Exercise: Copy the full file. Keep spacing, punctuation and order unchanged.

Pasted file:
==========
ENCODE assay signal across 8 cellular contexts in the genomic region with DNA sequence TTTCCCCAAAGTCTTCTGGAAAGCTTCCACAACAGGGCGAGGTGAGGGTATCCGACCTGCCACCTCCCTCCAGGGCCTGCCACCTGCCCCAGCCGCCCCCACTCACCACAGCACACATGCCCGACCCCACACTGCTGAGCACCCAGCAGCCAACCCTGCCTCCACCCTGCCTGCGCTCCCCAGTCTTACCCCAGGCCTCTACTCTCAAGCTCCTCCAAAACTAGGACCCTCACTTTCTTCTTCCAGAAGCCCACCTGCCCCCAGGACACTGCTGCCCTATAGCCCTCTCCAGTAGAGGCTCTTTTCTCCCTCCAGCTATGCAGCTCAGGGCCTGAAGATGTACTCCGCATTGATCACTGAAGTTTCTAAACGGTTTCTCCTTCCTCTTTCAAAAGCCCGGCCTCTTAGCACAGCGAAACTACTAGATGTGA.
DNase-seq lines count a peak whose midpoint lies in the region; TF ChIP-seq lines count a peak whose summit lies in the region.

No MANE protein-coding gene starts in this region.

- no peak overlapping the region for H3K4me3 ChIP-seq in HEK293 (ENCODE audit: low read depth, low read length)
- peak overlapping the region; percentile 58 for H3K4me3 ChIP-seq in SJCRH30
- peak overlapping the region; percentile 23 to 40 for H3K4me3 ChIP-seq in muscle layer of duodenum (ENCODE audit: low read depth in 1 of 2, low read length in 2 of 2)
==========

ENCODE assay signal across 8 cellular contexts in the genomic region with DNA sequence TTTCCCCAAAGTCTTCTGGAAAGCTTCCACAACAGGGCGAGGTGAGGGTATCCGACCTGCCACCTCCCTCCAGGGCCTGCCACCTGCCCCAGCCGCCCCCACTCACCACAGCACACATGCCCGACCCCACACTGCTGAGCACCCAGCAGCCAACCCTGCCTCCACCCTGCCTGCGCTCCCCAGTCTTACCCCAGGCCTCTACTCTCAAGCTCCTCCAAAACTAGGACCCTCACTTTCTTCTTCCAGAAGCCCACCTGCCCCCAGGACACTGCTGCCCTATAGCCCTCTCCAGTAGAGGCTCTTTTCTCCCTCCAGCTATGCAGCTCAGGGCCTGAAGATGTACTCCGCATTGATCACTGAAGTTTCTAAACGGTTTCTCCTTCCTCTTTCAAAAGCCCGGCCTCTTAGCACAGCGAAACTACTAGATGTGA.
DNase-seq lines count a peak whose midpoint lies in the region; TF ChIP-seq lines count a peak whose summit lies in the region.

No MANE protein-coding gene starts in this region.

- no peak overlapping the region for H3K4me3 ChIP-seq in HEK293 (ENCODE audit: low read depth, low read length)
- peak overlapping the region; percentile 58 for H3K4me3 ChIP-seq in SJCRH30
- peak overlapping the region; percentile 23 to 40 for H3K4me3 ChIP-seq in muscle layer of duodenum (ENCODE audit: low read depth in 1 of 2, low read length in 2 of 2)